# Fancy Math In Swift

May 23, 2022 -# Fancy Math In Swift

Like Objective-C before it, Swift has access to the Accelerate framework. This is a framework made to use a computer's video card for what it does best: doing math with a bunch of floating point numbers. Commonly this is used to do all the math necessary for 3D graphics and such, but here's another handy use: signal processing.

Music, or any audio really, can be analyzed by looking at the frequency of the vibrations that make the sound we hear. For example, instruments are often tuned to the musical note A, or a frequency of 440hz. If we took an arbitrary sound file and did the math to determine the frequencies present, we could programatically determine if that note A was present. Here is how to do that kind of math:

```
import Accelerate
let bufferData = UnsafeBufferPointer<Float>(buffer)
let signal: [Float] = bufferData.map({ $0 })
```

First we need to get an array of floating point values. Depending on how you're accessing the audio file (is it local? is it streaming? is it from the microphone?), there are several ways to obtain this. Perhaps a subject for another article.

```
let n = vDSP_Length(44100)
let log2n = vDSP_Length(log2(Float(n)))
guard let fftSetUp = vDSP.FFT(log2n: log2n, radix: .radix2, ofType: DSPSplitComplex.self) else {
fatalError("Failed to setup FFT")
}
```

Here we need to setup the FFT. FFT stands for "fast fourier transform", which is the mathematical process we'll use to detect frequencies in the audio signal. An important detail here is our value for `n`

. Audio is typically recorded with a sampling frequency of 44.1khz, this `n`

value needs to be that same number. If you don't want to get into the calculus that does this, just make sure this `n`

matches the sample rate of the audio you're analyzing.

Next we have some more setup to do before we can run the actual math. Because of the way swift works with pointers and the way the framework uses pointers this gets a little weird, but at least this part won't change regardless of what kind of audio you're analyzing.

```
let halfN = Int(n/2)
var forwardInputReal = [Float](repeating: 0, count: halfN)
var forwardInputImag = [Float](repeating: 0, count: halfN)
var forwardOutputReal = [Float](repeating: 0, count: halfN)
var forwardOutputImag = [Float](repeating: 0, count: halfN)
forwardInputReal.withUnsafeMutableBufferPointer { forwardInputRealPtr in
forwardInputImag.withUnsafeMutableBufferPointer { forwardInputImagPtr in
forwardOutputReal.withUnsafeMutableBufferPointer { forwardOutputRealPtr in
forwardOutputImag.withUnsafeMutableBufferPointer { forwardOutputImagPtr in
// Create a `DSPSplitComplex` to contain the signal.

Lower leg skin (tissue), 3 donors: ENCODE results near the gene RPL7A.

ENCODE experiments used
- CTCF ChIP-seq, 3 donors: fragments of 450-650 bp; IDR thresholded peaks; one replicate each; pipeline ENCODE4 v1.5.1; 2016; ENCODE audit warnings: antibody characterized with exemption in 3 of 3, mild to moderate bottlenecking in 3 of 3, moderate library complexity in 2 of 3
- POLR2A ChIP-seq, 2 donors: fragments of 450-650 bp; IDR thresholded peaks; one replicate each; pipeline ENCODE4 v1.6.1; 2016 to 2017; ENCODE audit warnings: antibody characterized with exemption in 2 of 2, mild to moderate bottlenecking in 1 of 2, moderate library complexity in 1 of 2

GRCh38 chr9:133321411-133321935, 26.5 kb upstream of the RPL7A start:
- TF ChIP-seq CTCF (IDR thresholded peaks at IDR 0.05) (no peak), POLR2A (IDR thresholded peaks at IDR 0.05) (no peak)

var forwardInput = DSPSplitComplex(realp: forwardInputRealPtr.baseAddress!, imagp: forwardInputImagPtr.baseAddress!)
// Convert the real values in `signal` to complex numbers.
signal.withUnsafeBytes {
vDSP.convert(interleavedComplexVector: [DSPComplex]($0.bindMemory(to: DSPComplex.self)), toSplitComplexVector: &forwardInput)
}
// Create a `DSPSplitComplex` to receive the FFT result.
var forwardOutput = DSPSplitComplex(realp: forwardOutputRealPtr.baseAddress!, imagp: forwardOutputImagPtr.baseAddress!)
// Perform the forward FFT.
fftSetUp.forward(input: forwardInput, output: &forwardOutput)
}
}
}
}
var autospectrum = [Float](unsafeUninitializedCapacity: halfN) {
autospectrumBuffer, initializedCount in
// The `vDSP_zaspec` function accumulates its output. Clear the
// uninitialized `autospectrumBuffer` before computing the spectrum.
vDSP.clear(&autospectrumBuffer)
forwardOutputReal.withUnsafeMutableBufferPointer { forwardOutputRealPtr in
forwardOutputImag.withUnsafeMutableBufferPointer { forwardOutputImagPtr in
var frequencyDomain = DSPSplitComplex(realp: forwardOutputRealPtr.baseAddress!, imagp: forwardOutputImagPtr.baseAddress!)
vDSP_zaspec(&frequencyDomain, autospectrumBuffer.baseAddress!, vDSP_Length(halfN))
}
}
initializedCount = halfN
}
let value = vDSP.rootMeanSquare(autospectrum)
autospectrum = vDSP.divide(autospectrum, value)
```

The final result sits in our variable `autospectrum`

here at the end. It is an array of floats where each value represents the amount of signal (or power) detected at a given frequency. For example, if our source audio was a pure A note for tuning, we would see 0's in every position in the array except for the value at index 440. Keep in mind most tones aren't pure singular frequencies, so you may see smaller values in other spaces.

Now your app can have the power to detect notes, approximate volume, all kinds of things. You could even modify this output (zero out values you don't want maybe) and run the FFT operation in reverse to make samples you could tell the system to play out of the speaker. This is how apps do things like filter out some of the background noise from recordings. This is also how some digital effects work for musical instruments like electrical guitar. Thanks to the Accelerate framework, we can do this fast enough to process the signal in real time. Fun stuff!